Other Notable Deaths


April 21, 2009


Last surviving D-Day 'Bedford Boy'

When World War II broke out, the "Bedford Boys" left home to serve. Many of them didn't come home - so many that the community had among the greatest losses per capita on D-Day.

Now the last survivor has died.

Elisha Ray Nance died Sunday in Bedford, Va., a spokesman for Tharp Funeral Home and Crematory said Monday.

Mr. Nance was among 38 National Guardsmen from the close-knit community of Bedford who were in Company A of the 116th Infantry, a spokeswoman at the National D-Day Memorial Foundation said. On June 6, 1944, 19 were killed when they landed on Omaha Beach at the start of the D-Day invasion. Two more died later.

The great loss from a town of 3,200 and its surrounding area led to Bedford's selection as the site of the National D-Day Memorial.

Mr. Nance went home when he left the Army in 1944 and became a postal carrier, said Shannon Brooks, a spokeswoman for the D-Day foundation.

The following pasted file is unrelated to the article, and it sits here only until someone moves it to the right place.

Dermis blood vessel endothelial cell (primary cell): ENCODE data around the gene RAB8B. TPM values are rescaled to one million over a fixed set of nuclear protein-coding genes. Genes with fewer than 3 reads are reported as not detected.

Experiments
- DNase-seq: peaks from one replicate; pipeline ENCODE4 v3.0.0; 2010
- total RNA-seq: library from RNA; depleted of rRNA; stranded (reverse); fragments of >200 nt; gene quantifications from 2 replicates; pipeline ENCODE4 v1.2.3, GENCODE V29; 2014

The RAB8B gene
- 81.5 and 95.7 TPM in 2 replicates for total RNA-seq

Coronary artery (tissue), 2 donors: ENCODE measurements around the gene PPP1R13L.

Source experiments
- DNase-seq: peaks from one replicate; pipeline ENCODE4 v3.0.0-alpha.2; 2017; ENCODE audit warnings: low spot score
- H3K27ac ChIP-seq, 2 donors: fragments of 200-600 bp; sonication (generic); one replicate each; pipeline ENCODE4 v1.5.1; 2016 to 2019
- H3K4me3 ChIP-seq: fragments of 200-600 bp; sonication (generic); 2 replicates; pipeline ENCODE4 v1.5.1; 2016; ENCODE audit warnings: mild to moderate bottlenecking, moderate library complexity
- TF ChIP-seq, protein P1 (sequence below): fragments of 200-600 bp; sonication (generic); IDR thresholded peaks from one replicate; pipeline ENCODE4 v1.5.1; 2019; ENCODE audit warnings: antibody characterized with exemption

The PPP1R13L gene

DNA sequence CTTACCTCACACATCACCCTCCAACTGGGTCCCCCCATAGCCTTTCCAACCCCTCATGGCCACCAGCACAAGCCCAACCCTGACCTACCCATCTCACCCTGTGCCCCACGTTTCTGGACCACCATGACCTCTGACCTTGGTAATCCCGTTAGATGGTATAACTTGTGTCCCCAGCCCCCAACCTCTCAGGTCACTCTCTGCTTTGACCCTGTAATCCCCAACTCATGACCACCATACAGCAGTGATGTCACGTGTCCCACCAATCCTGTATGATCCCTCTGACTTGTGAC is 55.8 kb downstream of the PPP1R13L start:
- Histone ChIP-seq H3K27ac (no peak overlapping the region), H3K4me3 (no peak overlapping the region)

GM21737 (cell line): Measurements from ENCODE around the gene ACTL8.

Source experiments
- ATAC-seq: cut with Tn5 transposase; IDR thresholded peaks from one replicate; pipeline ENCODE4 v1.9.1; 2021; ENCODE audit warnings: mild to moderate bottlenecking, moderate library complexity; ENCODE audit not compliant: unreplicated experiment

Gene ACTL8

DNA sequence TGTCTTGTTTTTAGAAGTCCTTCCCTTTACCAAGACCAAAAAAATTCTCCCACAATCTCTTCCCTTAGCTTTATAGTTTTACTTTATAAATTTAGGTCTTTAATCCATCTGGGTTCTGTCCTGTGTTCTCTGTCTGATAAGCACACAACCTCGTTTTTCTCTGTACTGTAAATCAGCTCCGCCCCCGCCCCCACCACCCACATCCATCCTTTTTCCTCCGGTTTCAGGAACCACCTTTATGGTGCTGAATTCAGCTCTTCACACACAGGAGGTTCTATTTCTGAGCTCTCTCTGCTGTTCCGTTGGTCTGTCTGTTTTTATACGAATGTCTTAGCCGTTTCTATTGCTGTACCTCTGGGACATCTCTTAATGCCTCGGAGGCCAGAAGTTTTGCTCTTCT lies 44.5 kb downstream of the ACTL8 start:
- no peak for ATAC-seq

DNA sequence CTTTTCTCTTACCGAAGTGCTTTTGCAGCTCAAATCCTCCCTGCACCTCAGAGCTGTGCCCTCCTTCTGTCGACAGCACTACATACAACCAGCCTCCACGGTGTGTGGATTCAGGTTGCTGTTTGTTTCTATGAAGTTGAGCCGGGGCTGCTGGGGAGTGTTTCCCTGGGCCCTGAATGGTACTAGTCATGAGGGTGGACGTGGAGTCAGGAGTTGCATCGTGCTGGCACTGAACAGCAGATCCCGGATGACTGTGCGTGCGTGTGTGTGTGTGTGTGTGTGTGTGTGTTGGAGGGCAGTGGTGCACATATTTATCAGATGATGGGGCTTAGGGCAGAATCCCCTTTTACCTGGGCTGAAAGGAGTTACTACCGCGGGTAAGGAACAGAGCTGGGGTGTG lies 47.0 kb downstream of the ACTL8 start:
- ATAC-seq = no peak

To honor his fallen brethren, Mr. Nance reorganized Company A of the Virginia National Guard in Bedford and was its first commander after World War II.


Author of 'Empire of the Sun'

J.G. Ballard, best-known for the autobiographical novel Empire of the Sun, which drew on his childhood detention in a Japanese prison camp in China, died Sunday in London.

He was diagnosed with prostate cancer in 2006 and had been ill "for several years," said his agent, Margaret Hanbury. She did not give the cause of death.

Mr. Ballard was born in Shanghai, China, and was interned there in a prison camp by Japanese troops in 1941 - an experience he drew on in his 1984 novel Empire of the Sun, later adapted as a film by director Steven Spielberg.

The writer moved to Britain in 1946, where he lived until his death.

Mr. Ballard was sometimes controversial. His 1973 novel Crash, which explored contentious themes about people who derive pleasure from car accidents, was made into a film by director David Cronenberg in 1996.

Baltimore Sun Articles
Please note the green-lined linked article text has been applied commercially without any involvement from our newsroom editors, reporters or any other editorial staff.